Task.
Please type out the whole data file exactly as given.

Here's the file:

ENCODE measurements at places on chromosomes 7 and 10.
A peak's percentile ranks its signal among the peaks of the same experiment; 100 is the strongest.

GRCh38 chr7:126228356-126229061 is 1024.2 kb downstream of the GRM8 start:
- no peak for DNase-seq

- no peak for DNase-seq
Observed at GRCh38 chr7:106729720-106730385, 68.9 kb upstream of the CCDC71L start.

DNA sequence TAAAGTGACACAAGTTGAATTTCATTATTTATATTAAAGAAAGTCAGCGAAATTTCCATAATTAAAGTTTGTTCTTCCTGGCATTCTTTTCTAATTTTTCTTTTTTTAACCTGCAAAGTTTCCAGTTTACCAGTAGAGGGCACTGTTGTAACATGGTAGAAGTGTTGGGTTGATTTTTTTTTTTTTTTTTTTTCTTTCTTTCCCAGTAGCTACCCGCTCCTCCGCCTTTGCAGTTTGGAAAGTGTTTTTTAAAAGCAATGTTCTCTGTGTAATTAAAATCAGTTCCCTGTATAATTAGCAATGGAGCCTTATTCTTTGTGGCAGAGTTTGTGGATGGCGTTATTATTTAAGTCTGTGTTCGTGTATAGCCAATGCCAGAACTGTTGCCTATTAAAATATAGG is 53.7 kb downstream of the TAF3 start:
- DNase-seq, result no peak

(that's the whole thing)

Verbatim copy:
ENCODE measurements at places on chromosomes 7 and 10.
A peak's percentile ranks its signal among the peaks of the same experiment; 100 is the strongest.

GRCh38 chr7:126228356-126229061 is 1024.2 kb downstream of the GRM8 start:
- no peak for DNase-seq

- no peak for DNase-seq
Observed at GRCh38 chr7:106729720-106730385, 68.9 kb upstream of the CCDC71L start.

DNA sequence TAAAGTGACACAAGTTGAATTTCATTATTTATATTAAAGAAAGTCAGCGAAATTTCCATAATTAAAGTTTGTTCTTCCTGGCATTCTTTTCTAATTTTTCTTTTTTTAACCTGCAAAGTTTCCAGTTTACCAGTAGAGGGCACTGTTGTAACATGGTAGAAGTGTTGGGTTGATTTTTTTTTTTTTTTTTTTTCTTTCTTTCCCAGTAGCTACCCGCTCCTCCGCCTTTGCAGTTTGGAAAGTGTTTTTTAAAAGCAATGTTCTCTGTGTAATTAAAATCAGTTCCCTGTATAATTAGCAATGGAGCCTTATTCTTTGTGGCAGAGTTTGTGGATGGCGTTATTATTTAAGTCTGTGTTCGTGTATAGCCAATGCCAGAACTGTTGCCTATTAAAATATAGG is 53.7 kb downstream of the TAF3 start:
- DNase-seq, result no peak